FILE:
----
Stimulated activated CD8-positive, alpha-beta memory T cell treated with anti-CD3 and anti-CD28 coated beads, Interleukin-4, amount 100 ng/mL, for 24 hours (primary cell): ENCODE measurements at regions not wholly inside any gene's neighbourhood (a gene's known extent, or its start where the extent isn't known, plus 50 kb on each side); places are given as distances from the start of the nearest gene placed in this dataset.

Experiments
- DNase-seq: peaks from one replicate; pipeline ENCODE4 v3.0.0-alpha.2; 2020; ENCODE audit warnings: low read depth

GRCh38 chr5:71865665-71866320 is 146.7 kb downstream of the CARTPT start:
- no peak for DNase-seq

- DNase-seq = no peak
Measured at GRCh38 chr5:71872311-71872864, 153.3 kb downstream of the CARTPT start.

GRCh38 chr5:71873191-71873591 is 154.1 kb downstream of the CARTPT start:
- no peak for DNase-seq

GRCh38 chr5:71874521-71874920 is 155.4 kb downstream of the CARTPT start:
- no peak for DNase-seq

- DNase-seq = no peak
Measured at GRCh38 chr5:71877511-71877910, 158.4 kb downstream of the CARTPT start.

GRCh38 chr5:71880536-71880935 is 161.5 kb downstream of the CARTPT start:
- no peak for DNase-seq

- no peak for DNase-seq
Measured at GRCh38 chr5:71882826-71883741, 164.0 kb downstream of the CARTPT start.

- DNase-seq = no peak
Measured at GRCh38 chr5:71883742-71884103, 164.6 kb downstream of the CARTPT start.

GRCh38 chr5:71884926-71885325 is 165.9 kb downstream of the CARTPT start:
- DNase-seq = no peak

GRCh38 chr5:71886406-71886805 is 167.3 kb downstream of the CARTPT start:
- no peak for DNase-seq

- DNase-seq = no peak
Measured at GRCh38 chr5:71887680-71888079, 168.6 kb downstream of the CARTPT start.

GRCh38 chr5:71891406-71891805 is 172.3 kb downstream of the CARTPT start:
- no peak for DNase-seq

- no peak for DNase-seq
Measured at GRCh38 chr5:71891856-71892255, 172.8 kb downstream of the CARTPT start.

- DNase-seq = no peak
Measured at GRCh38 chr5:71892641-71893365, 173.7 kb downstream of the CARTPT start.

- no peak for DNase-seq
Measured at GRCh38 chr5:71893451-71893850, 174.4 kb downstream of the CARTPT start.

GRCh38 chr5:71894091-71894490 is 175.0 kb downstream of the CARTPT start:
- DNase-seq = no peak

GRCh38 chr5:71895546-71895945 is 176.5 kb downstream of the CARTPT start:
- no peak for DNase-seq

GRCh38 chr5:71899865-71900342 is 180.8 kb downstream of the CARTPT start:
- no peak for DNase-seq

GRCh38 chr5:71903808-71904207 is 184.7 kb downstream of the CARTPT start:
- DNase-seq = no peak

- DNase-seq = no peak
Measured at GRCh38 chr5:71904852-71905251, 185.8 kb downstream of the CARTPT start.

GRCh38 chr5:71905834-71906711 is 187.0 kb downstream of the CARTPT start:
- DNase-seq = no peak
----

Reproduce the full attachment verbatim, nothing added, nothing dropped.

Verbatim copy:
Stimulated activated CD8-positive, alpha-beta memory T cell treated with anti-CD3 and anti-CD28 coated beads, Interleukin-4, amount 100 ng/mL, for 24 hours (primary cell): ENCODE measurements at regions not wholly inside any gene's neighbourhood (a gene's known extent, or its start where the extent isn't known, plus 50 kb on each side); places are given as distances from the start of the nearest gene placed in this dataset.

Experiments
- DNase-seq: peaks from one replicate; pipeline ENCODE4 v3.0.0-alpha.2; 2020; ENCODE audit warnings: low read depth

GRCh38 chr5:71865665-71866320 is 146.7 kb downstream of the CARTPT start:
- no peak for DNase-seq

- DNase-seq = no peak
Measured at GRCh38 chr5:71872311-71872864, 153.3 kb downstream of the CARTPT start.

GRCh38 chr5:71873191-71873591 is 154.1 kb downstream of the CARTPT start:
- no peak for DNase-seq

GRCh38 chr5:71874521-71874920 is 155.4 kb downstream of the CARTPT start:
- no peak for DNase-seq

- DNase-seq = no peak
Measured at GRCh38 chr5:71877511-71877910, 158.4 kb downstream of the CARTPT start.

GRCh38 chr5:71880536-71880935 is 161.5 kb downstream of the CARTPT start:
- no peak for DNase-seq

- no peak for DNase-seq
Measured at GRCh38 chr5:71882826-71883741, 164.0 kb downstream of the CARTPT start.

- DNase-seq = no peak
Measured at GRCh38 chr5:71883742-71884103, 164.6 kb downstream of the CARTPT start.

GRCh38 chr5:71884926-71885325 is 165.9 kb downstream of the CARTPT start:
- DNase-seq = no peak

GRCh38 chr5:71886406-71886805 is 167.3 kb downstream of the CARTPT start:
- no peak for DNase-seq

- DNase-seq = no peak
Measured at GRCh38 chr5:71887680-71888079, 168.6 kb downstream of the CARTPT start.

GRCh38 chr5:71891406-71891805 is 172.3 kb downstream of the CARTPT start:
- no peak for DNase-seq

- no peak for DNase-seq
Measured at GRCh38 chr5:71891856-71892255, 172.8 kb downstream of the CARTPT start.

- DNase-seq = no peak
Measured at GRCh38 chr5:71892641-71893365, 173.7 kb downstream of the CARTPT start.

- no peak for DNase-seq
Measured at GRCh38 chr5:71893451-71893850, 174.4 kb downstream of the CARTPT start.

GRCh38 chr5:71894091-71894490 is 175.0 kb downstream of the CARTPT start:
- DNase-seq = no peak

GRCh38 chr5:71895546-71895945 is 176.5 kb downstream of the CARTPT start:
- no peak for DNase-seq

GRCh38 chr5:71899865-71900342 is 180.8 kb downstream of the CARTPT start:
- no peak for DNase-seq

GRCh38 chr5:71903808-71904207 is 184.7 kb downstream of the CARTPT start:
- DNase-seq = no peak

- DNase-seq = no peak
Measured at GRCh38 chr5:71904852-71905251, 185.8 kb downstream of the CARTPT start.

GRCh38 chr5:71905834-71906711 is 187.0 kb downstream of the CARTPT start:
- DNase-seq = no peak